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The Superhet Net

    Newsletter Published on 4 Dec 2018
RTT Technology Topic - December 2018 - THE SUPERHET NET

The space sector has supported HETNET radio systems for many years. The Near Earth Network has been operational since the early 1990’s combining LEO, GSO, HEO and lunar orbiting satellites into an integrated communications system across multiple frequency bands. Its predecessor, NASA’s Spacecraft Tracking and Data Acquisition Network, was established by Robert Goddard in 1961. https://www.nasa.gov/directorates/heo/scan/services/networks/nen 

In this month’s technology topic, we add to our evolving analysis of the emerging role of LEO, MEO and GSO satellites for 5G urban, rural and maritime mobile and fixed access wireless connectivity and the related positive impact on the sustainability of the 5G business model, we call this the SUPERHET NET, a combination of a terrestrial HETNET (horizontal HETNET) and space based HETNET (vertical HETNET).

The 5G business model is predicated on a number of assumptions. The underlying assumption put forward by the vendor supply chain is that data traffic between the network and user and IOT devices will grow by several orders of magnitude over the next ten to 15 years and that the revenues and margin realized from this volume growth will be sufficient to cover the additional capex and opex costs associated with the additional required capacity.

Higher data rates and lower latencies are also assumed as the basis for delivering higher added value services to and from user and IOT end points. These added value services require an improved link budget achieved from a combination of higher flux density on the transmit path and improved sensitivity on the receive path.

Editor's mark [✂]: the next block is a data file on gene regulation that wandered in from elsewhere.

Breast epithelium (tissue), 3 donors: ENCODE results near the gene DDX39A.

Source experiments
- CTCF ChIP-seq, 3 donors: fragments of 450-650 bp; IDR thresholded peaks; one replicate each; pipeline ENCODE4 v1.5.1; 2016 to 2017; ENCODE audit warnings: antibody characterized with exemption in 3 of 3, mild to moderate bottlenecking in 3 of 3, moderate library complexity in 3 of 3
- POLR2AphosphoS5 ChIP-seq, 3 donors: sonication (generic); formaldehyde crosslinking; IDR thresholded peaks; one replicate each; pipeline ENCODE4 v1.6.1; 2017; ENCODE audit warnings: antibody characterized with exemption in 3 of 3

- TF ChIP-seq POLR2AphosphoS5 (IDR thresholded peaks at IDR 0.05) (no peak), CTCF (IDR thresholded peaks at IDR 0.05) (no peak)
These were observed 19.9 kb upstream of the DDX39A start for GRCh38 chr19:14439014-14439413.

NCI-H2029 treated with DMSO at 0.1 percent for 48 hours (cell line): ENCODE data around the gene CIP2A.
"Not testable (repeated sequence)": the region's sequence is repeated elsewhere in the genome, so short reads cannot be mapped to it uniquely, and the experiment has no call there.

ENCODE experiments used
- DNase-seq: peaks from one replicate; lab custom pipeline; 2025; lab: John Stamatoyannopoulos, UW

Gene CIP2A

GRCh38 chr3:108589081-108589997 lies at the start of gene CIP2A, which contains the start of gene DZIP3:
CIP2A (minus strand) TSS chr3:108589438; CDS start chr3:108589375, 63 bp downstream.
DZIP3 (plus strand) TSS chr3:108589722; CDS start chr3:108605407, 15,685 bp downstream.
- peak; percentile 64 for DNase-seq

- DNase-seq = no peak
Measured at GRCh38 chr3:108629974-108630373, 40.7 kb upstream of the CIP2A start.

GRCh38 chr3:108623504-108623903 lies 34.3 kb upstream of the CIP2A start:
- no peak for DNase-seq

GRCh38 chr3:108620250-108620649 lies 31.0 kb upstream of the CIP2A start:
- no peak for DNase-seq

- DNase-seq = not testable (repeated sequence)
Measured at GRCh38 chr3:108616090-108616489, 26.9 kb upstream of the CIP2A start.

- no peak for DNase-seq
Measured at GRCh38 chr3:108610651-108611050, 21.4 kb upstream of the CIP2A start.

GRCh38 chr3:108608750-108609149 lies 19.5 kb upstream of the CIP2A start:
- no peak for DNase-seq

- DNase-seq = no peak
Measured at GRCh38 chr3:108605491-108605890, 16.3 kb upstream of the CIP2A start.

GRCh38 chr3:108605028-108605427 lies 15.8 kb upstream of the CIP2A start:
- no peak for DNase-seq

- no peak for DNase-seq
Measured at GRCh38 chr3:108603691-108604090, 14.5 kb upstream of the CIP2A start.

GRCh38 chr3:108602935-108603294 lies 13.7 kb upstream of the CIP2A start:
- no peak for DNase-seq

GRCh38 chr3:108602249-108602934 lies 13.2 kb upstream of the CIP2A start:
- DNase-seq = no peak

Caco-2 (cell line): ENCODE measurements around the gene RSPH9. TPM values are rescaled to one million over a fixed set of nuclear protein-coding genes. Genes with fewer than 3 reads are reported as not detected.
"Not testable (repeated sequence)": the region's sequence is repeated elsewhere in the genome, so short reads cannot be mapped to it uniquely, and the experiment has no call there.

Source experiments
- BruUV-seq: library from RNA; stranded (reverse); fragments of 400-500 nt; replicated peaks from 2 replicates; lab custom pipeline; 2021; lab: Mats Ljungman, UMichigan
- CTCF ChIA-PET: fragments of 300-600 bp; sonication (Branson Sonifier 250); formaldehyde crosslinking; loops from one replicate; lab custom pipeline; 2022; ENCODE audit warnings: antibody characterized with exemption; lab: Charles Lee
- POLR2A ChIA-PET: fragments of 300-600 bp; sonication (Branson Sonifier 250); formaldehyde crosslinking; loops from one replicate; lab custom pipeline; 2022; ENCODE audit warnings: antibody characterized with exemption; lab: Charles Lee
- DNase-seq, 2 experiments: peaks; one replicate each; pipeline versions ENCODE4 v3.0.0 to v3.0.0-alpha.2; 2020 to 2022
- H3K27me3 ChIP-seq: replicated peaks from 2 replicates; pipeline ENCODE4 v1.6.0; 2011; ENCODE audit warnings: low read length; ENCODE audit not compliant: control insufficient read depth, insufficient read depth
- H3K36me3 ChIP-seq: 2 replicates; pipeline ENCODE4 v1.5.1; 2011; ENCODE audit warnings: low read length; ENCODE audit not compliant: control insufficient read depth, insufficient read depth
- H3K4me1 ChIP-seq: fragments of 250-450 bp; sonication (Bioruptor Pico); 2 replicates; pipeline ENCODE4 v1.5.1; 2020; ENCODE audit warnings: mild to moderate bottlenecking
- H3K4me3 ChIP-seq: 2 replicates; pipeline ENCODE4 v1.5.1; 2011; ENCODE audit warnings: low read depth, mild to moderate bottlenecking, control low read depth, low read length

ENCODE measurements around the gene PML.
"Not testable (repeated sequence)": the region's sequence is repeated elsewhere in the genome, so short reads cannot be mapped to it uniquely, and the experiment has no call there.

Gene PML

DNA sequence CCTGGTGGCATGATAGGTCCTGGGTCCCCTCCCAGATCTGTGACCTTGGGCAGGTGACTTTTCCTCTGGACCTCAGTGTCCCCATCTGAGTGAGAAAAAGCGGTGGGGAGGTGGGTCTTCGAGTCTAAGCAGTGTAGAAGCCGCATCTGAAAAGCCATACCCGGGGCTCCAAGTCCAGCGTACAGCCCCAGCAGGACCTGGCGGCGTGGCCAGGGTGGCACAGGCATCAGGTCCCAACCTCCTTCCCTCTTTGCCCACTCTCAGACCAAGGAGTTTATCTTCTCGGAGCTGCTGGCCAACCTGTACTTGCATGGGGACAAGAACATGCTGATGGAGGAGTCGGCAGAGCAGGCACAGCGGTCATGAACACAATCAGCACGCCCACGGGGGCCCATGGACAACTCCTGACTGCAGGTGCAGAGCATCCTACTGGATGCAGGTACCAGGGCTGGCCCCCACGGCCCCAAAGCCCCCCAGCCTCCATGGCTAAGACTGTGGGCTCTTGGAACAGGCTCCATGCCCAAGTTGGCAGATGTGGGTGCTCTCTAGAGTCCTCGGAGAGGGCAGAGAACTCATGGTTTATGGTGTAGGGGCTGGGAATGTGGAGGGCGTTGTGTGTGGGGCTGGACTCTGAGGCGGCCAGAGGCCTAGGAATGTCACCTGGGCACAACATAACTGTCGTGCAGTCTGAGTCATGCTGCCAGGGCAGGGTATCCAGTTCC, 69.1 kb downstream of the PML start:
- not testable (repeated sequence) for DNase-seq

The challenge with these objectives is that they are mutually exclusive. As data rates increase, data reach reduces due to the lower Eb/No (energy per bit over the noise floor).

Therefore any increase of data rate and data throughput will involve additional capex and opex expenditure which includes new spectrum investment and the hardware and real estate assets needed to support that spectrum.

The vendor argument is that new spectrum combined with the spatial multiplexing gain from beam forming (measured as spectral efficiency in bits per Hz) will deliver cost efficient capacity and that the isotropic gain available from beam forming (improving the signal to noise and carrier to interference ratio) will deliver cost efficient coverage and capacity.